Fey's "30 Rock" success — and let's define success here by the show's longevity, quality and accolades, not its often pitiful ratings — just so happened to occur on the front end of what has been a very encouraging time for women working in the industry. More high-profile comedies — from "Girls" to "The Big C" to "Enlightened" to "The New Girl" and "The Mindy Project," which serve as anchors for Fox's Tuesday night comedy block — are being created or co-created by women and placing dynamic, dysfunctional and funny female characters at the center of their narratives. Shows that weren't necessarily invented by women — "Parks" and "Recreation" and "Veep" — also have generated buzz while casting women as central figures in powerful positions. Are Tina Fey and/or Liz Lemon responsible for this? Maybe not directly. But many of the women riding this wave, like Kaling and Fey's friend and partner in Golden Globes-hosting, genius Amy Poehler, would likely cite Fey's simultaneously self-deprecating and cutting sensibility — both on "30 Rock" and in her previous work — as an inspiration for their own.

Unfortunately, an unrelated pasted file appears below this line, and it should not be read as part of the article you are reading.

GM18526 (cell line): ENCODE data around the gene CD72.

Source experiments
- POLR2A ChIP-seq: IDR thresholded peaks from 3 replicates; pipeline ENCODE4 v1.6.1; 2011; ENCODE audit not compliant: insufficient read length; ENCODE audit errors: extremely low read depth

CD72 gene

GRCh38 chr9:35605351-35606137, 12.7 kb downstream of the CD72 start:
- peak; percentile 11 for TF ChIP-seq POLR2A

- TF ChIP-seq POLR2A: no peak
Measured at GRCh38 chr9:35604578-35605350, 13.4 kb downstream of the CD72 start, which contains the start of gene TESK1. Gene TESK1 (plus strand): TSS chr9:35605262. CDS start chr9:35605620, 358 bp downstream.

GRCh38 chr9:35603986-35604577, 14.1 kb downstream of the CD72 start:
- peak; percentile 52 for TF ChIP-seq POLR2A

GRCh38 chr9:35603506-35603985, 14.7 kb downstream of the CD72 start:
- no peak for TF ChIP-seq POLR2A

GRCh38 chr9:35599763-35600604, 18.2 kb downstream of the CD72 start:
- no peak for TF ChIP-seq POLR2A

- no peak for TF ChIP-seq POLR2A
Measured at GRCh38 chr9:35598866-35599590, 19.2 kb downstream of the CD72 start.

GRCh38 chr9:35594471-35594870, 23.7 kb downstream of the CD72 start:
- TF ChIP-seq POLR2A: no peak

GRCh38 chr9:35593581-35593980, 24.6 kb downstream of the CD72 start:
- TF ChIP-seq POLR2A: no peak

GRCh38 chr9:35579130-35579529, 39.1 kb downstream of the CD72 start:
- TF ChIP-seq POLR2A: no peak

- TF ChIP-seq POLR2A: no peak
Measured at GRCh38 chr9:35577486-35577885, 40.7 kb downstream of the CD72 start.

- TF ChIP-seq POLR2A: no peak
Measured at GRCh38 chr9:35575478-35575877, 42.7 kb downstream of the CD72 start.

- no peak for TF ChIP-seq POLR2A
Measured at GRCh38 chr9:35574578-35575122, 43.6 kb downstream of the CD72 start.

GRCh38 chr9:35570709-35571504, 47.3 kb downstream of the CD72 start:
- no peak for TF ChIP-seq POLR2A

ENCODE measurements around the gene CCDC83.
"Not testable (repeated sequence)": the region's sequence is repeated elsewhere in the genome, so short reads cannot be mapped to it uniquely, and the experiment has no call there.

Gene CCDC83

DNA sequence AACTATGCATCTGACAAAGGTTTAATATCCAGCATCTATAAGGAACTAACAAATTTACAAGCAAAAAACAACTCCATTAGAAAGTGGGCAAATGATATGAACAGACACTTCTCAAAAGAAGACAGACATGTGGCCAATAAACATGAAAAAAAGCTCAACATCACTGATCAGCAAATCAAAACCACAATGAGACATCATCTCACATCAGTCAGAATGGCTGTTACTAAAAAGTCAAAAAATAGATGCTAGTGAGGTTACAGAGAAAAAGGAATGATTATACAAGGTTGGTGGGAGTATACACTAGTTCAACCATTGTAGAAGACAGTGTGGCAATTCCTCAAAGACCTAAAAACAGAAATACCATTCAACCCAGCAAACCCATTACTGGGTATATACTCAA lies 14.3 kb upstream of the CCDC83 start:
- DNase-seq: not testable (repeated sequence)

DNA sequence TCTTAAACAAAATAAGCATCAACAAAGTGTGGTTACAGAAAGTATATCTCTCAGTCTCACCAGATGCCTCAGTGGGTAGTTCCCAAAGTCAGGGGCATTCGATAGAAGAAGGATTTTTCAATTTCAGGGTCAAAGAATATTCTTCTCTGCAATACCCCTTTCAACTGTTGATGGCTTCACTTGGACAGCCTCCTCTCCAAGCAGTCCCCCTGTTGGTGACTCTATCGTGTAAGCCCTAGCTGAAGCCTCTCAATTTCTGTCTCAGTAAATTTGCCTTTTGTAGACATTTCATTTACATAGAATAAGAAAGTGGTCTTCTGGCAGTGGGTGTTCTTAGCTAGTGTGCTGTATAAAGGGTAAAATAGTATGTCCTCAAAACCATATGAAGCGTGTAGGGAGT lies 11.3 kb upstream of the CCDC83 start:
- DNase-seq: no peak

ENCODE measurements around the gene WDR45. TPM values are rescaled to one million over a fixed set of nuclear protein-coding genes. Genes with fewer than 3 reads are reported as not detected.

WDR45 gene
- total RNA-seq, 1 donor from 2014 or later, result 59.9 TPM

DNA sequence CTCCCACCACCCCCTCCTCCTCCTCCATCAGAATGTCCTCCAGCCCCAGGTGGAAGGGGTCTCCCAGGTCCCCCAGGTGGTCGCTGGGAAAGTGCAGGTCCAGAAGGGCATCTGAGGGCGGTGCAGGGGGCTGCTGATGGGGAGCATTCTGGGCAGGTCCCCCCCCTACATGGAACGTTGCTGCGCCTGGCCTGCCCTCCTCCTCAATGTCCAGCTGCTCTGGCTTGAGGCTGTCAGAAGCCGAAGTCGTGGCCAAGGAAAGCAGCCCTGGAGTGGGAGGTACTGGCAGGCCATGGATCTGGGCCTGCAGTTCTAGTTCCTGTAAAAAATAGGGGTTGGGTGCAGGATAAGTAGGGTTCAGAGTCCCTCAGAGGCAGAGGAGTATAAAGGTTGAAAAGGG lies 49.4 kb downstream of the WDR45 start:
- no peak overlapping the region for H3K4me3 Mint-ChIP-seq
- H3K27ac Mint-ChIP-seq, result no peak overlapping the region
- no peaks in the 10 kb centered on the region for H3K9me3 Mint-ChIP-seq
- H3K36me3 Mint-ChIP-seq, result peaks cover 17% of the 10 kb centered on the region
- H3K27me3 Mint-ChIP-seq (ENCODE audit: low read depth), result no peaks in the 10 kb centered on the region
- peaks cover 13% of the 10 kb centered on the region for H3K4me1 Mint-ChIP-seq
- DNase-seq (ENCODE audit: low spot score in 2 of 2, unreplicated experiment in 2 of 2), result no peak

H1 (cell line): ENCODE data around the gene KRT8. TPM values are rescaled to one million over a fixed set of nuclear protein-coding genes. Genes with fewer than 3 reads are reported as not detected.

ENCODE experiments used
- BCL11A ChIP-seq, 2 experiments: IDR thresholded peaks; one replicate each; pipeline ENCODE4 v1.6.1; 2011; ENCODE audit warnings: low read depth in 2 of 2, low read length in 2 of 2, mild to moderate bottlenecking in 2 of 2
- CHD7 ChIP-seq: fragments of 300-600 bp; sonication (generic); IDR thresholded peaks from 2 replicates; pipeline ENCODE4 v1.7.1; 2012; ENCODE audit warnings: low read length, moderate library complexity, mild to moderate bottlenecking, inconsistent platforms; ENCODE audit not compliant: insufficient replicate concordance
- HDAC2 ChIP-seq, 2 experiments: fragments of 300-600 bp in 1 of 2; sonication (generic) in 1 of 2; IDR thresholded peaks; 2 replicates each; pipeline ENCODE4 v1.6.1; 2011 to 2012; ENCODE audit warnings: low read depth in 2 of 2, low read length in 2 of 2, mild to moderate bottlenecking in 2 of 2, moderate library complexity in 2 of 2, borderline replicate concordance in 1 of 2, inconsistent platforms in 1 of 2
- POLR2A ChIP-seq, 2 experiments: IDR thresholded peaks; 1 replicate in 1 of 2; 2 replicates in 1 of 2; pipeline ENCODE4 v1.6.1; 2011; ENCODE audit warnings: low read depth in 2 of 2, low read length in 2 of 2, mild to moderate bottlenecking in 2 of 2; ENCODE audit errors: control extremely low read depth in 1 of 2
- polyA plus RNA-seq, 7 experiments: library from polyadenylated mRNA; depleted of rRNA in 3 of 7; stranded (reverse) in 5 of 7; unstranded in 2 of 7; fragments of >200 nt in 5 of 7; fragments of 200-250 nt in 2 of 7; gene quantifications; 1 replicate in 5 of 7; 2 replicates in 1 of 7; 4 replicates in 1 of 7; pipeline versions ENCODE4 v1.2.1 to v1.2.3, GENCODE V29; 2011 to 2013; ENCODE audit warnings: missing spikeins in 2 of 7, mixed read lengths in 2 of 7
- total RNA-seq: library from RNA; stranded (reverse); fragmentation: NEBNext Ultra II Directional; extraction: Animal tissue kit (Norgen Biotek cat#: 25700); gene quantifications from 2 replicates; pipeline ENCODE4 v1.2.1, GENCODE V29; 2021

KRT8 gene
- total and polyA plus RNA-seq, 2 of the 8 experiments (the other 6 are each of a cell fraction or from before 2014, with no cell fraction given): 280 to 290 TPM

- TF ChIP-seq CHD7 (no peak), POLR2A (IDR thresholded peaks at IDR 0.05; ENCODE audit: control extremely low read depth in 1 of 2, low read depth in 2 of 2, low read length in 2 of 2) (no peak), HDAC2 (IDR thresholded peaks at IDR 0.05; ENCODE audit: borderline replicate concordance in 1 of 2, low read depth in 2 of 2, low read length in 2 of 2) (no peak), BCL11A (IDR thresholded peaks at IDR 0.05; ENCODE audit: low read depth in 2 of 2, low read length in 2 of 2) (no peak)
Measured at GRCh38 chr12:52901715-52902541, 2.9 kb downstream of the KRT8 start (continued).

In fact, during a 2012 Television Critics Association panel, Eileen Heisler, one of the two female showrunners of ABC's "The Middle" and a former producer for "Murphy Brown," attributed TV's lady renaissance in part to Fey. "I think Tina Fey — and us — poked a little hole that allowed for this [proliferation of women in television]," she said, according to Deadline. As we all learned during this year's Golden Globes, it was watching Tina Fey, among others, that helped a young Lena Dunham make it through middle school. That has to count for something.